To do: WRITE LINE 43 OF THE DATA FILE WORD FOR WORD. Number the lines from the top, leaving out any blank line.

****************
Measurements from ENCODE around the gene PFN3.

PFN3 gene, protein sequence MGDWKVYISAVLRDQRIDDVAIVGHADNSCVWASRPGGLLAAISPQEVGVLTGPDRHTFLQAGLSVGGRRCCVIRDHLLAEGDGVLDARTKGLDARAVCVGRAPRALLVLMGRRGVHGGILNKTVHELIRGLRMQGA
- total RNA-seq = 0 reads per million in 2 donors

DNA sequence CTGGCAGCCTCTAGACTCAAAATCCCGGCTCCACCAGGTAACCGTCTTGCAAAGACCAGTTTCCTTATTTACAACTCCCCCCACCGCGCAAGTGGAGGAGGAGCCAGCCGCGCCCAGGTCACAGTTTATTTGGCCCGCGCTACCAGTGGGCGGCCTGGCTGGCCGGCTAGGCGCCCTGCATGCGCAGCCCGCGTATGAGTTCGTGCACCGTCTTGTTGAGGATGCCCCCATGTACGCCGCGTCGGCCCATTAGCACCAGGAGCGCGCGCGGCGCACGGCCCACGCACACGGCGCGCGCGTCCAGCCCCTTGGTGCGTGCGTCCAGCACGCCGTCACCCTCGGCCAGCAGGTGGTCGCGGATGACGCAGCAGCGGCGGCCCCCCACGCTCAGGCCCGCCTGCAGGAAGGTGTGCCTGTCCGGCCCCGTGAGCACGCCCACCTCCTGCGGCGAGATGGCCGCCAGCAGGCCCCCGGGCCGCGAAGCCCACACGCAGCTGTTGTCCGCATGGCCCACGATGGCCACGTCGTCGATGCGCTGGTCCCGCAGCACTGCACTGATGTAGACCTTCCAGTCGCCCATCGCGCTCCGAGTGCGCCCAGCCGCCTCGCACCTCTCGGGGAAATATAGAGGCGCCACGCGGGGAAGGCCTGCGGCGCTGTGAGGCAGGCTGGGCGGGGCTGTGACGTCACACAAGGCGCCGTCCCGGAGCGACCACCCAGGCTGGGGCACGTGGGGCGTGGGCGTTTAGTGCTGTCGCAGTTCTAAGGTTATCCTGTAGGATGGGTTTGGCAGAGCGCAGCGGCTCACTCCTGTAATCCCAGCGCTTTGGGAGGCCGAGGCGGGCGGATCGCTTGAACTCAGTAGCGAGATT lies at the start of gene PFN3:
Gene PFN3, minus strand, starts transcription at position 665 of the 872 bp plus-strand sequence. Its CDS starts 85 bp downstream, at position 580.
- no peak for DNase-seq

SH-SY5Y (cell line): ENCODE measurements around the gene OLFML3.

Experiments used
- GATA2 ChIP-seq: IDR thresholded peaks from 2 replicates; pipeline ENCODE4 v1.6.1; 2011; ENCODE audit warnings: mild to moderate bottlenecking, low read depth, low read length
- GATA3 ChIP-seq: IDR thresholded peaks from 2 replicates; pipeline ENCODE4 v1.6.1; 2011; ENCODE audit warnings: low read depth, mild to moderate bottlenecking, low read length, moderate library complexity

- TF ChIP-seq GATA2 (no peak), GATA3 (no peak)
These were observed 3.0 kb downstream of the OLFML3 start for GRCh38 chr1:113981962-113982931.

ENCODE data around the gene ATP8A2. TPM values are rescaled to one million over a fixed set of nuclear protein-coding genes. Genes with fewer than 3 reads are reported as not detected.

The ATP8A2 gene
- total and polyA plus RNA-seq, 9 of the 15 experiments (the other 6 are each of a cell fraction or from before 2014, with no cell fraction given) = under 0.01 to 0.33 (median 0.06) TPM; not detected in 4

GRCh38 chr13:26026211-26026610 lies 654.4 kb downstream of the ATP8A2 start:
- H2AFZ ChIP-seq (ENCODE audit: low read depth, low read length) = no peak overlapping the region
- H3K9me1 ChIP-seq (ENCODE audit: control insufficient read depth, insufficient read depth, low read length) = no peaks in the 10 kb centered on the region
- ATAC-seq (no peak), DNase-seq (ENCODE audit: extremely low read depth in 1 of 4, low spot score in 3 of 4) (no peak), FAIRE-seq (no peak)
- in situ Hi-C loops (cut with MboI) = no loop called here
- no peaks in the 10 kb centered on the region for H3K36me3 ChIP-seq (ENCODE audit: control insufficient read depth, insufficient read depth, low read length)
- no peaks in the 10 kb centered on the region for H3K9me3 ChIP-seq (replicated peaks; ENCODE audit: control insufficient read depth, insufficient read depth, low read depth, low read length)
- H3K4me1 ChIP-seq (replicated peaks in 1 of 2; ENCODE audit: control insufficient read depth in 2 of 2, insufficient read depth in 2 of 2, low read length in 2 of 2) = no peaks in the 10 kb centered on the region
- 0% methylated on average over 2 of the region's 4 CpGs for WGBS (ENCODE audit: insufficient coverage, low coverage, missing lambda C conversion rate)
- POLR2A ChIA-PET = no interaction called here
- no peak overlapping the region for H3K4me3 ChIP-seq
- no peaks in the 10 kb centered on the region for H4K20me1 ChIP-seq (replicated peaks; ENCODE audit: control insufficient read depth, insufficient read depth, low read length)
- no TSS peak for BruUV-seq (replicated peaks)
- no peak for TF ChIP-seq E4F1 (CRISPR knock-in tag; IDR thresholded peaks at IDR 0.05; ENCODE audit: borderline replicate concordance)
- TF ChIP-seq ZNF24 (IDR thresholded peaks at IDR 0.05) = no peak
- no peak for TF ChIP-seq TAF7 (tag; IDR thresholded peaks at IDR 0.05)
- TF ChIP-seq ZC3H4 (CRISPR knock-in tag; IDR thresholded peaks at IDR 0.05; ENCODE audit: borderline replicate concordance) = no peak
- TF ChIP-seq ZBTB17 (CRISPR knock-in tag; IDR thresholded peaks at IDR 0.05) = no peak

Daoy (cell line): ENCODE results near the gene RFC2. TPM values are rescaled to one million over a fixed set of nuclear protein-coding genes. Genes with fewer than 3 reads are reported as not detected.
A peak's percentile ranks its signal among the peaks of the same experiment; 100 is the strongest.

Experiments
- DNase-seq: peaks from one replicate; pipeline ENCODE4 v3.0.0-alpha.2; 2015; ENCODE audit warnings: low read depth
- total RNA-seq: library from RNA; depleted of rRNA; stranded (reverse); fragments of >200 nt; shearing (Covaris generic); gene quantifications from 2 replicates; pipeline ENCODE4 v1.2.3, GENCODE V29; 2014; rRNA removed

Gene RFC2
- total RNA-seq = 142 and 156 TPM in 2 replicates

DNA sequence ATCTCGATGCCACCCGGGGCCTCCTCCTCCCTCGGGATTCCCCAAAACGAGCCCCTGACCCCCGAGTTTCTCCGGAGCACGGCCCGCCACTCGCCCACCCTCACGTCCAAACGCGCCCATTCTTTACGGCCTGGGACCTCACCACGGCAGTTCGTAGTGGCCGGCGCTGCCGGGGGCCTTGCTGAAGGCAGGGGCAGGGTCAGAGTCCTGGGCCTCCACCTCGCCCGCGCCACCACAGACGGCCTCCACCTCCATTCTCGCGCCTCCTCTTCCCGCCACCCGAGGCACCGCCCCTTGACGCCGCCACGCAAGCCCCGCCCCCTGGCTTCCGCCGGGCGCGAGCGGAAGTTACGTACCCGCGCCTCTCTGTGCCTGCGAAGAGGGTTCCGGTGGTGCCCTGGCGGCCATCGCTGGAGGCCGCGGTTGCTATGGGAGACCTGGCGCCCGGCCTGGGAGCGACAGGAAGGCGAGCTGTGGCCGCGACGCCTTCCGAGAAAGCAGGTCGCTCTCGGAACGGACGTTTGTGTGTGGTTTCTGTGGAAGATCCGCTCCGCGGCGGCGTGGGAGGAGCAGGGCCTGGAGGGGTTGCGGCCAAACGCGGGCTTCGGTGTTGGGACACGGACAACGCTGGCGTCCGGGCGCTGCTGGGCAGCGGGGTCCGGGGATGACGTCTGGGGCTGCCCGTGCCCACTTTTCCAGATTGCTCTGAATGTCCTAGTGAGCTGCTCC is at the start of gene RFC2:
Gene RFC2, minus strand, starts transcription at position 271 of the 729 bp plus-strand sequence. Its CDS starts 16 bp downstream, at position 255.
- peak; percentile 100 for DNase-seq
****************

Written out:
- peak; percentile 100 for DNase-seq